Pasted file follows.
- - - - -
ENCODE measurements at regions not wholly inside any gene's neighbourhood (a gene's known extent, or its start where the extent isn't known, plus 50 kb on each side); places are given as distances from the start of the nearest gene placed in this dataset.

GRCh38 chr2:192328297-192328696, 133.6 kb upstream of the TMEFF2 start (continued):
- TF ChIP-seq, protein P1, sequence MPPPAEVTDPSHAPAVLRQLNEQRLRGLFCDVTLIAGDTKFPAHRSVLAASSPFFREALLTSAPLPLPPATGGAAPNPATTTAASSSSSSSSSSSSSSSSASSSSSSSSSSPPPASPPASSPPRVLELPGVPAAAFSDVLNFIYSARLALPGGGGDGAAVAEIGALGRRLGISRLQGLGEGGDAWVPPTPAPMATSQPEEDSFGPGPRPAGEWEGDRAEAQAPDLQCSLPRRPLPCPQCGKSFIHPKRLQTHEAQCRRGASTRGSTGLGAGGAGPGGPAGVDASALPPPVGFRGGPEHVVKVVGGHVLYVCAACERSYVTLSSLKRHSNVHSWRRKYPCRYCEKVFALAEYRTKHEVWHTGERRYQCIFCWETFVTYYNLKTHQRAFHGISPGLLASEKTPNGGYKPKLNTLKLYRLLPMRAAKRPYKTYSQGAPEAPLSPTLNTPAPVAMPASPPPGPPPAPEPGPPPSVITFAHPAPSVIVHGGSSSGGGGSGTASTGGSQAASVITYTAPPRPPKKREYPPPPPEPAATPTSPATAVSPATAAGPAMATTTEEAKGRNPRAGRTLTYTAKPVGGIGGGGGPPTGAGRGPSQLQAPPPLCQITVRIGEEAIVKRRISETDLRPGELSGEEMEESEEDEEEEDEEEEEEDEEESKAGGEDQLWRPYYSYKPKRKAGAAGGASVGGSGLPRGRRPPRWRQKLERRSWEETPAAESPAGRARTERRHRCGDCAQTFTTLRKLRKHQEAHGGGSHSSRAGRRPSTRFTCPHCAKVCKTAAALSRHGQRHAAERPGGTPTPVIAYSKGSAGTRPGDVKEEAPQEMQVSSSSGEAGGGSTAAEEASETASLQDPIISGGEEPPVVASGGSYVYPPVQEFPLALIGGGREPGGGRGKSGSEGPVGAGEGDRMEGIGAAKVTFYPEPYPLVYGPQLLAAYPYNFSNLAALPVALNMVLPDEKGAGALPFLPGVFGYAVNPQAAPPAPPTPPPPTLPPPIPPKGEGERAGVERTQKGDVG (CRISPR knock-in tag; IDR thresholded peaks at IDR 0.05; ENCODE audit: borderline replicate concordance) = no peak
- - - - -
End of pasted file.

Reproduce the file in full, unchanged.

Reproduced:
ENCODE measurements at regions not wholly inside any gene's neighbourhood (a gene's known extent, or its start where the extent isn't known, plus 50 kb on each side); places are given as distances from the start of the nearest gene placed in this dataset.

GRCh38 chr2:192328297-192328696, 133.6 kb upstream of the TMEFF2 start (continued):
- TF ChIP-seq, protein P1, sequence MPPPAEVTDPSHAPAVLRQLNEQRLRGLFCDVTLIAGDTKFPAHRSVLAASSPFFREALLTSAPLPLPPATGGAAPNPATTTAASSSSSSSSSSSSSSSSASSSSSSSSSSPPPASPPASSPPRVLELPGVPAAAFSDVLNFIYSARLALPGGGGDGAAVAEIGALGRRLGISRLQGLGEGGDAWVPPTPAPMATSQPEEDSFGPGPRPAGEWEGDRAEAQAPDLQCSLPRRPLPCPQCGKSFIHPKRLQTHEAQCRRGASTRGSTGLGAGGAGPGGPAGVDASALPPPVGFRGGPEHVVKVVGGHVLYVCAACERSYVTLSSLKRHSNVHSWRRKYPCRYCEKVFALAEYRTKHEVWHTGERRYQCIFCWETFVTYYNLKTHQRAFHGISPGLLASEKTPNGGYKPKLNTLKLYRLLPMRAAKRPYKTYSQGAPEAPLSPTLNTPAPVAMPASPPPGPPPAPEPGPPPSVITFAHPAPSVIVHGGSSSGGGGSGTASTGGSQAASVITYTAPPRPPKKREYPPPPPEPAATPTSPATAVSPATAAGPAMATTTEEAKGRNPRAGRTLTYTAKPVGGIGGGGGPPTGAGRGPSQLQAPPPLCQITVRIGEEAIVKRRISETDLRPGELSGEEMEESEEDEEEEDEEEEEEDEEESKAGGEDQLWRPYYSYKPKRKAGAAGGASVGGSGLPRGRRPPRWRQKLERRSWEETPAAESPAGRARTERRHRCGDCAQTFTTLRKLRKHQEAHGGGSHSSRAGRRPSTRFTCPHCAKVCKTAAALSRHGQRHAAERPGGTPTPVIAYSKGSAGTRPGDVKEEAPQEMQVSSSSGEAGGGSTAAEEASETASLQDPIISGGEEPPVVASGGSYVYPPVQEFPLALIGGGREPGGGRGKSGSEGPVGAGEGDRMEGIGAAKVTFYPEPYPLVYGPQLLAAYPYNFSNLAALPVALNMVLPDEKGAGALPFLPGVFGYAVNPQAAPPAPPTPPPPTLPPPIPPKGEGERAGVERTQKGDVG (CRISPR knock-in tag; IDR thresholded peaks at IDR 0.05; ENCODE audit: borderline replicate concordance) = no peak